ribald bunch, and I see a lot of authors trying to toss out something sexy that’s just sort of awkward.  Sometimes it’s tempting to heckle it, hoping for a good natured laugh out of the other person.  Try to resist the temptation to do so though, as it’s pissing on their attempt at social media and they might not have a great sense of humor about it.  As a reader, knock yourself out if you want to heckle authors, but if an author makes it onto another author’s shit list, you might perhaps start seeing them heckle your books in the future.  I’ve avoided this, but have seen it in action a little.  If you interact with other authors, try to be positive or just don’t interact.

Automated Twitter Spamming

There are services and apps out there to log into Twitter and make scheduled posts for you. I’m not sure they’re a bad idea given how short-lived all the tweets on twitter are. For any post, it seems you see it for 10 sec and it’s gone. So if you have a program that’s chattering out something once every few hours, that’s probably ok. However, there are also authors which seem to be posting their advertisements and spamming them out every few minutes. I’m not sure if it works or not, but I view it as kind of dickish personally.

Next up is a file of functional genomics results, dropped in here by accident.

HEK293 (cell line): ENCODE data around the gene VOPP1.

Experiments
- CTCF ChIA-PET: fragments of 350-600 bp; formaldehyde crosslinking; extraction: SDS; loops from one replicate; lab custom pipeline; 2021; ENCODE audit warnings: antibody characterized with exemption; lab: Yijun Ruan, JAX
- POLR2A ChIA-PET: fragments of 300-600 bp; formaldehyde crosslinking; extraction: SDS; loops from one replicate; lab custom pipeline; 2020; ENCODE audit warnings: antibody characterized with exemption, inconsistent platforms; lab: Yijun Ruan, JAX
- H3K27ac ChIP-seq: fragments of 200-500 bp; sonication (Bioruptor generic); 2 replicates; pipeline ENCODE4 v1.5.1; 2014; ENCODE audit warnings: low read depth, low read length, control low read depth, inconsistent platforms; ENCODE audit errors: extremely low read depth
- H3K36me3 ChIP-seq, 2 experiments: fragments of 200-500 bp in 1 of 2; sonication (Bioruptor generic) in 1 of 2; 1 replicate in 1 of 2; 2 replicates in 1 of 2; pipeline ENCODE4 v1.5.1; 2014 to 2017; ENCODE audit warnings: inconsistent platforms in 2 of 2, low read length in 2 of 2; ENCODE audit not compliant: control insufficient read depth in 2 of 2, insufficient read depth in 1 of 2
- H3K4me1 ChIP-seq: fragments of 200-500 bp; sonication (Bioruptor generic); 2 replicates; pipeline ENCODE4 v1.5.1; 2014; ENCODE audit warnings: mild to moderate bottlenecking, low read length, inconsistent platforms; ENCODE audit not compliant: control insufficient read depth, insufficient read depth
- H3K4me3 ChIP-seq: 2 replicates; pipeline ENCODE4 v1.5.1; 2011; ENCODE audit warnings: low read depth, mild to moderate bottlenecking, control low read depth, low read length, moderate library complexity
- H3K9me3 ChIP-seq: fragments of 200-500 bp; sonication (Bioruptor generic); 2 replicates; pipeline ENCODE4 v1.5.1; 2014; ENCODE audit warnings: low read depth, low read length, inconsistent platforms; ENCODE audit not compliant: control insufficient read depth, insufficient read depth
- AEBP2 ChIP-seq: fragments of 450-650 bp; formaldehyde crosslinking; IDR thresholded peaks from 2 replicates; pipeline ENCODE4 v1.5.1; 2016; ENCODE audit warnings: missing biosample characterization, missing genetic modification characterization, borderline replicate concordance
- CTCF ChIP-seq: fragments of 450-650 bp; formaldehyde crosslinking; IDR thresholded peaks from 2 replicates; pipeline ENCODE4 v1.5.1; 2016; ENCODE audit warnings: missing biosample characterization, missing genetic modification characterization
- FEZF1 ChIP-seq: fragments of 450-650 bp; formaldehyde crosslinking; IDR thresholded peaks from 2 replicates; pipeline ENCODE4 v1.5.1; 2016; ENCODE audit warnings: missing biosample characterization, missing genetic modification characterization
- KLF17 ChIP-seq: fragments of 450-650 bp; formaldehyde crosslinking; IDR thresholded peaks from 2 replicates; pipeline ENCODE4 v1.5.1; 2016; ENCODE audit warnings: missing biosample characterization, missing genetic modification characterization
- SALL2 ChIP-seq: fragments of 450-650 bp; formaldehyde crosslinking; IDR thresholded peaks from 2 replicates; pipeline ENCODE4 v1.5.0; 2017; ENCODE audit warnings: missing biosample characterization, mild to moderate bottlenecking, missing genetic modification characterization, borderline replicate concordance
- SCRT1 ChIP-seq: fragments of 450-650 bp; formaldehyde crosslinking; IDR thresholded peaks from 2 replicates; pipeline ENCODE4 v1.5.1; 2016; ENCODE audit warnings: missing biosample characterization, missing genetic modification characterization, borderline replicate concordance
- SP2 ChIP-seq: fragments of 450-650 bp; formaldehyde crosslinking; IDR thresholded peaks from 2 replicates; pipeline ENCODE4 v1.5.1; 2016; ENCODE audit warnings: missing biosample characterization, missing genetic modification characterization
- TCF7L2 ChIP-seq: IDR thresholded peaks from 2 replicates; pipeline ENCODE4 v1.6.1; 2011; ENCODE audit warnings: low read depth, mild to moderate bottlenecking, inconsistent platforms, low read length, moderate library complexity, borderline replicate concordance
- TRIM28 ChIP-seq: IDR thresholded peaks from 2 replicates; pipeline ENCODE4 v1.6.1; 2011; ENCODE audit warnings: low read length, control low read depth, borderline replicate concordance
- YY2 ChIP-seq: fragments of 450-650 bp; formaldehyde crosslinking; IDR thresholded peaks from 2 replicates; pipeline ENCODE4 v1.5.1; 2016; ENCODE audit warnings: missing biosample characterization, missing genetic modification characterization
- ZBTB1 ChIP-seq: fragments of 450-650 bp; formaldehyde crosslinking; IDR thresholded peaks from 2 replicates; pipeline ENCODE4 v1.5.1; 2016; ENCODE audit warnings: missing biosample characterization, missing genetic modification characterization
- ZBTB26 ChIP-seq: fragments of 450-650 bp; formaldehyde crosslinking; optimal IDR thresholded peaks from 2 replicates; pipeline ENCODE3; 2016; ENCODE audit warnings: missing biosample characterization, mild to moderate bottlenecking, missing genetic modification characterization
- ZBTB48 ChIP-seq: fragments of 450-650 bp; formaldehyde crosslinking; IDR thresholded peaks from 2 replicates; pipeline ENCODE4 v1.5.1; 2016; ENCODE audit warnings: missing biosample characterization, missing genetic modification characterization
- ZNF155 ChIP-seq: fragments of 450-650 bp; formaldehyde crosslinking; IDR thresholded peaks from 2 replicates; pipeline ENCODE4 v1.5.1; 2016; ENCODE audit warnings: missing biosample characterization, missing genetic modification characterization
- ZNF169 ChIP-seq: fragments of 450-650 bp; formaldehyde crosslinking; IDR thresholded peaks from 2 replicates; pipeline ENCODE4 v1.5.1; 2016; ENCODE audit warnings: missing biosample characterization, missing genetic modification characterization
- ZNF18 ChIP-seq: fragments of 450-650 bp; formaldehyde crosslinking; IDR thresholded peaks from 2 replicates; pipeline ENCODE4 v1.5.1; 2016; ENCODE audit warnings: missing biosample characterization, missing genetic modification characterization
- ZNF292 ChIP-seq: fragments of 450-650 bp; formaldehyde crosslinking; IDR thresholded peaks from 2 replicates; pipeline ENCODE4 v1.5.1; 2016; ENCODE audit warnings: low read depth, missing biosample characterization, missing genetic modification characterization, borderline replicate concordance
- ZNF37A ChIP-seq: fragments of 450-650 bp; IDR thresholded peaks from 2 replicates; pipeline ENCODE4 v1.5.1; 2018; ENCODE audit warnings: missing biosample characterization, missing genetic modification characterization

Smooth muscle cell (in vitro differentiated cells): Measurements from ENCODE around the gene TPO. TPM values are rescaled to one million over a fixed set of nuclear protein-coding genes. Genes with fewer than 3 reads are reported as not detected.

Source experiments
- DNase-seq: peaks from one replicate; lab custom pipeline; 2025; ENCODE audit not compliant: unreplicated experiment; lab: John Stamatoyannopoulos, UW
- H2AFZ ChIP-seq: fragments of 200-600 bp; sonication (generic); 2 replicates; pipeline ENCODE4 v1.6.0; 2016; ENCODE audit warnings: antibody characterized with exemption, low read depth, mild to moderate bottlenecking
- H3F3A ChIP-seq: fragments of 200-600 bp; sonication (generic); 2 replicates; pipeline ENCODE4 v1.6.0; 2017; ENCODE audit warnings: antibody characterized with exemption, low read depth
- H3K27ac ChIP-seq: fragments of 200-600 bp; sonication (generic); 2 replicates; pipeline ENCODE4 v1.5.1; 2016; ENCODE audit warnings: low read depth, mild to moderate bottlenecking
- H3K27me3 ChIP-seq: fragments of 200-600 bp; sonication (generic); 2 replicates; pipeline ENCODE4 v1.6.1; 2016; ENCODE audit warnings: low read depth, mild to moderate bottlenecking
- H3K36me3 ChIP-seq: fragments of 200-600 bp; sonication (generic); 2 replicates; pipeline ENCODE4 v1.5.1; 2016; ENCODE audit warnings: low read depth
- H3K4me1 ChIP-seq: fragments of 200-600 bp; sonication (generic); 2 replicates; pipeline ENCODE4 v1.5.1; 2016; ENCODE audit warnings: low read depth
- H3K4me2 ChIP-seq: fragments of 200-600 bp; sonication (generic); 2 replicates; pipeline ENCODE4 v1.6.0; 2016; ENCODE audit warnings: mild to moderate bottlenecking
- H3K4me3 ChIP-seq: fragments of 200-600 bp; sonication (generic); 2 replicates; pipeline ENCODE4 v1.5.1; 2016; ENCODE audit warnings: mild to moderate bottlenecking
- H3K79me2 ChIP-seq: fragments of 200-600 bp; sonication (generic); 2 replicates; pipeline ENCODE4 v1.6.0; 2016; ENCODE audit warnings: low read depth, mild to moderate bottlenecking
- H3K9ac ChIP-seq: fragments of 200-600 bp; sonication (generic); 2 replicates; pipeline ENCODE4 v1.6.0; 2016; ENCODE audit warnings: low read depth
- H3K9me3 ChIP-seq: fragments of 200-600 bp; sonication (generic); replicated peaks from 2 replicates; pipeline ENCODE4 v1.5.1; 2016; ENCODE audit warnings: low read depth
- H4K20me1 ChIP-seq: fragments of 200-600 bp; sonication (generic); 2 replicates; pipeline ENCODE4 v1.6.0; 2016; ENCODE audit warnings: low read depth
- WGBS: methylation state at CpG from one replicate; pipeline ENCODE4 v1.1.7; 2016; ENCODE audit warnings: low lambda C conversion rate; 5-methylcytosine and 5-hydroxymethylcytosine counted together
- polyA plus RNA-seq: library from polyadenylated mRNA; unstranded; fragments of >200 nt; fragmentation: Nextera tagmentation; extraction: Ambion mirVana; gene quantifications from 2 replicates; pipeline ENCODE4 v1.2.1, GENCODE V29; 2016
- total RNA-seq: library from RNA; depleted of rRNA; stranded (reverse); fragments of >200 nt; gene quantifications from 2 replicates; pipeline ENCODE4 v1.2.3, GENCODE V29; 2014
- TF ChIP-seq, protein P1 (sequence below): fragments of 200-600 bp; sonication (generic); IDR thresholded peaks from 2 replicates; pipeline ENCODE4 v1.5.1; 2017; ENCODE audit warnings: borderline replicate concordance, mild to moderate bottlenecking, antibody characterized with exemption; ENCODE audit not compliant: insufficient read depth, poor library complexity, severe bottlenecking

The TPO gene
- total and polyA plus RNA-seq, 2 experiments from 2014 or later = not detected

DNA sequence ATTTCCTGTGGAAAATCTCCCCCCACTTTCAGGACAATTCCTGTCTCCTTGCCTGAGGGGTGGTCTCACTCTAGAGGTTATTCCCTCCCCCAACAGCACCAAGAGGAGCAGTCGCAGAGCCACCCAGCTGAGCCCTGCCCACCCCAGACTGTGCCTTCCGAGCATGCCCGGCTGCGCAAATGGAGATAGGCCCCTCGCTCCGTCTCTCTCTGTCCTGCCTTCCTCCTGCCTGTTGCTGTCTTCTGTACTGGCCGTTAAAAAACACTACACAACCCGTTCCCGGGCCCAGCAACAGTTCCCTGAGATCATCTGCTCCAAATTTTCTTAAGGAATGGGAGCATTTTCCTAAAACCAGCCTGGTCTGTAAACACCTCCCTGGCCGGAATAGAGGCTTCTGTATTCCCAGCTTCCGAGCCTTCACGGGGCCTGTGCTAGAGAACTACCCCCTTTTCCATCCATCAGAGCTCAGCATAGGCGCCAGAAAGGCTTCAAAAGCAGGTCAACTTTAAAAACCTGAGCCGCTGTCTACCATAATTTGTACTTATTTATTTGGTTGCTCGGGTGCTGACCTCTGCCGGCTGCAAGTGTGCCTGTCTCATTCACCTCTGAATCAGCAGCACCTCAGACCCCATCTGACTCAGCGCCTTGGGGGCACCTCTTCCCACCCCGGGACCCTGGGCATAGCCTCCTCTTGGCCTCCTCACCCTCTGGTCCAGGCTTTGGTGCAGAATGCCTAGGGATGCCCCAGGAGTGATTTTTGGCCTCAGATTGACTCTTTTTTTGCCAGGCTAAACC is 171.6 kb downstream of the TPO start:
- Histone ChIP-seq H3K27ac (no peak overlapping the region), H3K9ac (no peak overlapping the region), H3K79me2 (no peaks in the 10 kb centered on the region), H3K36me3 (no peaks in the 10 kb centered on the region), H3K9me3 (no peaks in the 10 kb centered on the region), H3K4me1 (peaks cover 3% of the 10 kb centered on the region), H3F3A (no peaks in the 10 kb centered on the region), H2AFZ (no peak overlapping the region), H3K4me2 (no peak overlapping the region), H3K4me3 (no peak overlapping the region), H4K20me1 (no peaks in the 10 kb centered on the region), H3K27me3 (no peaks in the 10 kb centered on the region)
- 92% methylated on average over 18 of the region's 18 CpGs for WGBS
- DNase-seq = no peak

The Shortage of Reviewers (because everyone’s an author)

On an unrelated note, there are so many writers now that reviewers are at a huge premium.  If you want to read stuff and are willing to write a couple paragraphs about everything you read, you will never ever have to pay for any reading material in your life again.  Just write to an author and ask if they’d like a review posted, and you will literally be showered with free books.  More than you can read.  If you don’t believe me, find a review site which takes erotica and isn’t at least a few months backlogged (most of them are just flat out not accepting new submissions anymore).  It’s severe enough that writers are exchanging reviews with each other (“you review my book and I’ll review yours”), and that creates a perception of cheapening the review process.  I’ve read rumblings that Amazon may ban authors from writing reviews due to this kind of thing.

About Sales in February

Speaking of sales, Feb has been a horrible, horrible slump for sales. I’m not talking actual exact revenue figures, but my sales for Feb are half of what they were in Dec/Nov.